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12-07-2011 | General practice | Article

Psychosocial stress linked to air pollution lung susceptibility in children


Free abstract

MedWire News: Psychosocial stress may increase lung susceptibility to the detrimental effects of traffic-related air pollution (TRP) in children, suggest US study findings.

"This is the first study demonstrating that growing up in a stressful household was associated with larger traffic pollution-induced lung deficits in healthy children compared to low-stress households," said lead study author Talat Islam (Keck School of Medicine, Los Angeles, California).

He added: "One possible explanation for the stress-related pattern of TRP respiratory effects is the biological pathways common to the effects of TRP and stress. Like air pollution, stress has been linked to both inflammation and oxidative damage at the cellular level, so this may explain the association."

For the study, Islam and team administered the Perceived Stress Scale (PSS) to parents of 1399 children aged, on average, 11.2 years who participated in the USC Children's Health Study in Southern California. Children were assessed for lung function and other respiratory health outcomes.

Exposure to TRP was calculated by estimating exposure to nitric oxide (NO), nitrogen dioxide (NO2), and total oxides of nitrogen (NOX) at school and at home.

PSS values ranged from 0 to 16, with a mean score of 3.9. Less than 25% of parents reported PSS scores below 2 (23%) or higher than 7 (20%). High parental PSS varied according to sociodemographic and personal factors, with Asian and Hispanic households 2.67- and 1.52-fold more likely to show higher levels of PSS than White and non-Hispanic households, respectively.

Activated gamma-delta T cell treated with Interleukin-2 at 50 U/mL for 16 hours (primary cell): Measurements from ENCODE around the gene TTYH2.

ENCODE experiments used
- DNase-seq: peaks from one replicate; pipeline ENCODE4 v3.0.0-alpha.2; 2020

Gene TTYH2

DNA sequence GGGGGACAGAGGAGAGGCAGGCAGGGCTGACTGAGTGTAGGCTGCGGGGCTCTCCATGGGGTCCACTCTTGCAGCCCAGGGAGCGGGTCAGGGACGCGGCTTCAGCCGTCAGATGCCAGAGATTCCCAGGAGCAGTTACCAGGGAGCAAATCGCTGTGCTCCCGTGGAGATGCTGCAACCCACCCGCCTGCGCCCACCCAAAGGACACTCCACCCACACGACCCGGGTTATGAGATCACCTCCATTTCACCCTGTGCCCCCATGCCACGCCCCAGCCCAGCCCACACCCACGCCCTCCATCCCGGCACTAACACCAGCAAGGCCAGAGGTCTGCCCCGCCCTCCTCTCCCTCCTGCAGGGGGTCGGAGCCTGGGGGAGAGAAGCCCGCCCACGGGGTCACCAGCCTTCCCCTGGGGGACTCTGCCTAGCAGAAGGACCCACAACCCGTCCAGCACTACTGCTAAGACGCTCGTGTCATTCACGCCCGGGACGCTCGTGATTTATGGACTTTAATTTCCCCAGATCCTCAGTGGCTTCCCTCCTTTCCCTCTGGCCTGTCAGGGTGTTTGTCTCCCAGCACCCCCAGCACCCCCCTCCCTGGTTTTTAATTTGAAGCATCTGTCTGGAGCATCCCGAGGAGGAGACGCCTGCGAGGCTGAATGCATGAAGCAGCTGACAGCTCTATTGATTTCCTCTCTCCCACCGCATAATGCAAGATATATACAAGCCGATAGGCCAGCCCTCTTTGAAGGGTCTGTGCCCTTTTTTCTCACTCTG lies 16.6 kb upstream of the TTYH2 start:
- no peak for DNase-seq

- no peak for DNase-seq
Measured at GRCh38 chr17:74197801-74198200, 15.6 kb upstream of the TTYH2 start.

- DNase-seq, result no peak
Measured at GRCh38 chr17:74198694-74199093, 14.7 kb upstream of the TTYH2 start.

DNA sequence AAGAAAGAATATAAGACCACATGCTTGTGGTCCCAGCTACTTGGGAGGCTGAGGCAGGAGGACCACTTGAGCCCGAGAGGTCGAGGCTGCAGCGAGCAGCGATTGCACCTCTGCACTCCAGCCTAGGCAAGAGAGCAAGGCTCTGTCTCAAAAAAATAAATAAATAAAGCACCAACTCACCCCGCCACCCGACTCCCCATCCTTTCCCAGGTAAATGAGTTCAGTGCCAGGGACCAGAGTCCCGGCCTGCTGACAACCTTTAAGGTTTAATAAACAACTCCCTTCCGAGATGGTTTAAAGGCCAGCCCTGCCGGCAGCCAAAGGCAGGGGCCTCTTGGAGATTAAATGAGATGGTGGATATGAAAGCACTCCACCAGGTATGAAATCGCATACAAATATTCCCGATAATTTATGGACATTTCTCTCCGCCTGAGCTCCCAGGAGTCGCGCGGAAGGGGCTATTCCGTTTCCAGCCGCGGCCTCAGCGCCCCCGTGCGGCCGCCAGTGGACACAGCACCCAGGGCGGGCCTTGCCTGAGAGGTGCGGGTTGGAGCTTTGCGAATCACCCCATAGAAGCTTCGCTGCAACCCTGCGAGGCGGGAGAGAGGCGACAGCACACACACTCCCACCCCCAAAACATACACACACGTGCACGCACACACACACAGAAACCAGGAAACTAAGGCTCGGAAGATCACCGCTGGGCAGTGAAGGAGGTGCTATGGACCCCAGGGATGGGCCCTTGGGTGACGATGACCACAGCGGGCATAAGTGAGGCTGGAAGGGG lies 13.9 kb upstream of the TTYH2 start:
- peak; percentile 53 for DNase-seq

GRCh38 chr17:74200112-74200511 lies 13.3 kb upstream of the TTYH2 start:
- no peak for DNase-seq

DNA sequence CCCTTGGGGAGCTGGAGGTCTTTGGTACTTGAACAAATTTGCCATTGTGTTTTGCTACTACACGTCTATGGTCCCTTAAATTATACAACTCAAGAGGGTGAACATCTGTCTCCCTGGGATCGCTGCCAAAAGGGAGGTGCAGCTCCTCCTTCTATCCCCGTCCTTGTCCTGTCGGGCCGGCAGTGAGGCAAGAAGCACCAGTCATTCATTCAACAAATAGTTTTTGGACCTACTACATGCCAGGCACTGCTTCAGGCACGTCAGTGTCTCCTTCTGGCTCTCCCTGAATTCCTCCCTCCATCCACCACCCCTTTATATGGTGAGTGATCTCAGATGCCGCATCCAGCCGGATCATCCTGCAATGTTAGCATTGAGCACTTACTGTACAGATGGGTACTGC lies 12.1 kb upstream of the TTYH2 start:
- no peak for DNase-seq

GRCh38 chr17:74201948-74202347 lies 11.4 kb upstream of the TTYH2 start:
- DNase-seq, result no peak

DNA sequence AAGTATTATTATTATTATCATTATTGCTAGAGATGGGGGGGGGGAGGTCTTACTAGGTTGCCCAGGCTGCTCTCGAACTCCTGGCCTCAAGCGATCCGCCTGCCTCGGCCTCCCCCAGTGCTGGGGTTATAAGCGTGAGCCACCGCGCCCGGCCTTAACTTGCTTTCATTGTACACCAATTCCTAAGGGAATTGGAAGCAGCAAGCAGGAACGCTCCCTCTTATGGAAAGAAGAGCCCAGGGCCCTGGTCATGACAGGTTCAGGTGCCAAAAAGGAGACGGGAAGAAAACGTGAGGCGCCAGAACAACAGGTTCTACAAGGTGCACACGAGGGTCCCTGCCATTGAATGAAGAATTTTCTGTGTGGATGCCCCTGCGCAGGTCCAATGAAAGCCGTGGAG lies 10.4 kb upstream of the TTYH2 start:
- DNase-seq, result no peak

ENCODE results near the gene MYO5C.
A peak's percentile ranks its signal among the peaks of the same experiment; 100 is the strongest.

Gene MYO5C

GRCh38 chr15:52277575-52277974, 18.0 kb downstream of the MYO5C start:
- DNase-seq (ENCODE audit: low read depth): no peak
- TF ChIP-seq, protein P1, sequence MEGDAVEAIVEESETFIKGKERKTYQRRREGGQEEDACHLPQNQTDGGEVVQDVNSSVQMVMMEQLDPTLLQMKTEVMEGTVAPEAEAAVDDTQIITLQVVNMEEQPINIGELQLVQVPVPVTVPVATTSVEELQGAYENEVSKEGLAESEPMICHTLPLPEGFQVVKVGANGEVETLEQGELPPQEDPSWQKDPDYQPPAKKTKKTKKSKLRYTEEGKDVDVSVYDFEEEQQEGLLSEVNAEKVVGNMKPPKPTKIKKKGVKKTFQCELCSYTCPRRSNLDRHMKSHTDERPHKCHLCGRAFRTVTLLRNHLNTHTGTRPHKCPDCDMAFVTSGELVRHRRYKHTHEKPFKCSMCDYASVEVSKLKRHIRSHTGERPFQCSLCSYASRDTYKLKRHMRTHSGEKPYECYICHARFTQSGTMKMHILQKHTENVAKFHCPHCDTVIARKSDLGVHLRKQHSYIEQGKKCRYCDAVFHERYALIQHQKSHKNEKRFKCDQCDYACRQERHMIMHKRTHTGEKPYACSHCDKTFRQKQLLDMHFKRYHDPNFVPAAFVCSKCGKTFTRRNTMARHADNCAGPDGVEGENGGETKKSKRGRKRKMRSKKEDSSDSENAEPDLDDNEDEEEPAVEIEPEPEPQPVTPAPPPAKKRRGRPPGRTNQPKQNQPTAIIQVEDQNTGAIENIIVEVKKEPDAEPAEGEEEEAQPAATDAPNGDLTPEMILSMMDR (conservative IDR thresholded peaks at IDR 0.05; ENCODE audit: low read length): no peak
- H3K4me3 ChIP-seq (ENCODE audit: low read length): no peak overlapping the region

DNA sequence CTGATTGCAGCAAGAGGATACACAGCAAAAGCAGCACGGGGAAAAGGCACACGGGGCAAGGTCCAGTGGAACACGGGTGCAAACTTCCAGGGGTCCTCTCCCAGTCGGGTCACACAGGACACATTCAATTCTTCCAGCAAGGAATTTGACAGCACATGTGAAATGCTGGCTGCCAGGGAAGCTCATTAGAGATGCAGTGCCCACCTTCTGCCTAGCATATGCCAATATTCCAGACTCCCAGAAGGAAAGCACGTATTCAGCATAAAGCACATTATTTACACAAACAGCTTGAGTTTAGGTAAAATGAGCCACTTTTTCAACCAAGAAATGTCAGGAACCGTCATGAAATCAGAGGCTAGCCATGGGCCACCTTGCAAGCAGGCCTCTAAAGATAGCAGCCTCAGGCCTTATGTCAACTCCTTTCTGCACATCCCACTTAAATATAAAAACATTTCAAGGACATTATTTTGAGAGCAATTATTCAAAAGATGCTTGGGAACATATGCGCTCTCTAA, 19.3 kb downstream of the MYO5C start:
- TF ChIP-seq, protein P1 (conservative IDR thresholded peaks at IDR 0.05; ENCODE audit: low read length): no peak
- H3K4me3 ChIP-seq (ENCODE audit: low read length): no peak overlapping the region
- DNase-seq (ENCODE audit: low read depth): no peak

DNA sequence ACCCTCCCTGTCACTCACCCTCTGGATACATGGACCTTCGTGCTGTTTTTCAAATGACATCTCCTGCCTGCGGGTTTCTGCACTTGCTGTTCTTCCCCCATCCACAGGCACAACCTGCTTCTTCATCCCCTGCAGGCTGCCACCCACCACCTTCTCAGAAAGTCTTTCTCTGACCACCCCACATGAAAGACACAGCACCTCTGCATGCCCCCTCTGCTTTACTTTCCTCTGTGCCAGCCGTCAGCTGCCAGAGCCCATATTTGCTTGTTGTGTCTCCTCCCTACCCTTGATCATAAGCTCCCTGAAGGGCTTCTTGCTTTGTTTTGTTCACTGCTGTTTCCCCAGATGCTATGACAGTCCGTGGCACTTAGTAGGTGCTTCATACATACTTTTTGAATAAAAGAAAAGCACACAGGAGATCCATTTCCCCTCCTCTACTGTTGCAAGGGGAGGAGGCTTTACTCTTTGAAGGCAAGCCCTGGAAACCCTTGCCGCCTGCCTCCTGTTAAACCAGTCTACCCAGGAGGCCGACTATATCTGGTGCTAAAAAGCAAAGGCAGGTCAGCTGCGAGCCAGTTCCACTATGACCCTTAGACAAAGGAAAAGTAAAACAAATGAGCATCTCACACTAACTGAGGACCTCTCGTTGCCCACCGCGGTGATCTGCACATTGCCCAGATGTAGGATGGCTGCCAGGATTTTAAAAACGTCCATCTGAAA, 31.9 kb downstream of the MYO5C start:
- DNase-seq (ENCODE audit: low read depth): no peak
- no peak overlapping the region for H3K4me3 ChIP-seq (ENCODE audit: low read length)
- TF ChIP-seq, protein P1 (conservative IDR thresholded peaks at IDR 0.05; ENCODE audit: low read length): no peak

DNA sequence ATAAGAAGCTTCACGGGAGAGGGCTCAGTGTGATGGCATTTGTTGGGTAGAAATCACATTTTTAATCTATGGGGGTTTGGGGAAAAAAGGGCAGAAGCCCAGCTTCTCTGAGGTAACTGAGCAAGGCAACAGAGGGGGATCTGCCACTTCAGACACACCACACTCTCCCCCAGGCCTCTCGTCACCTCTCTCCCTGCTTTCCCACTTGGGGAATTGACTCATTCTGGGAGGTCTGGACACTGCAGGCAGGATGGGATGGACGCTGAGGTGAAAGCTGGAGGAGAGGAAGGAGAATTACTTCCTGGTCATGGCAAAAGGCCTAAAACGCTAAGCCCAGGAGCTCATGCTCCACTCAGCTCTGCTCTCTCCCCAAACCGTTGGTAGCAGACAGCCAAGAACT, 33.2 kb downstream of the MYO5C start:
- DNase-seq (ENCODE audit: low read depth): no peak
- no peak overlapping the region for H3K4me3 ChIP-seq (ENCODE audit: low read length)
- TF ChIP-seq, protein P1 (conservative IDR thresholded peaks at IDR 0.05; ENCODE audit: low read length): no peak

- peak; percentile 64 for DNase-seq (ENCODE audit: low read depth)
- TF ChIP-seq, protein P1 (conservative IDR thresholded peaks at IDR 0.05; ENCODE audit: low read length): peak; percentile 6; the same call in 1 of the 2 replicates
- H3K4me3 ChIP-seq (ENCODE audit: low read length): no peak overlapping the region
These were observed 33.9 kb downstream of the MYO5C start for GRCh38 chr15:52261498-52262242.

Furthermore, higher household stress was associated with markers of social deprivation such as low socioeconomic status, lack of health insurance, and housing characteristics such as second-hand smoke exposures, cockroaches in the home, and lack of air conditioning.

"These children may be a group at particularly high risk of preventable TRP-associated deficits in lung function," say the researchers.

No significant associations were seen between parental stress alone and lung function levels in children. However, lung function decreased as levels of TRP increased among children in high-stress, but not in low-stress, households.

Among children from high-stress households (parental PSS>4), deficits in forced expiratory volume (FEV1) of 4.5% and of 2.8% were associated with each 21.8 parts per billion increase in NOX at homes and schools, respectively.

Similar findings were observed when the analysis was restricted to non-asthmatic children.

Lastly, the team found that the magnitude of TRP-associated deficits in FEV sub>1 and forced vital capacity (FVC) levels in children growing up in high-stress households was larger than deficits reported for children exposed to maternal smoking during pregnancy and second-hand smoke.

The findings are published in the American Journal of Respiratory and Critical Care Medicine.

MedWire ( is an independent clinical news service provided by Springer Healthcare Limited. © Springer Healthcare Ltd; 2011

By Ingrid Grasmo

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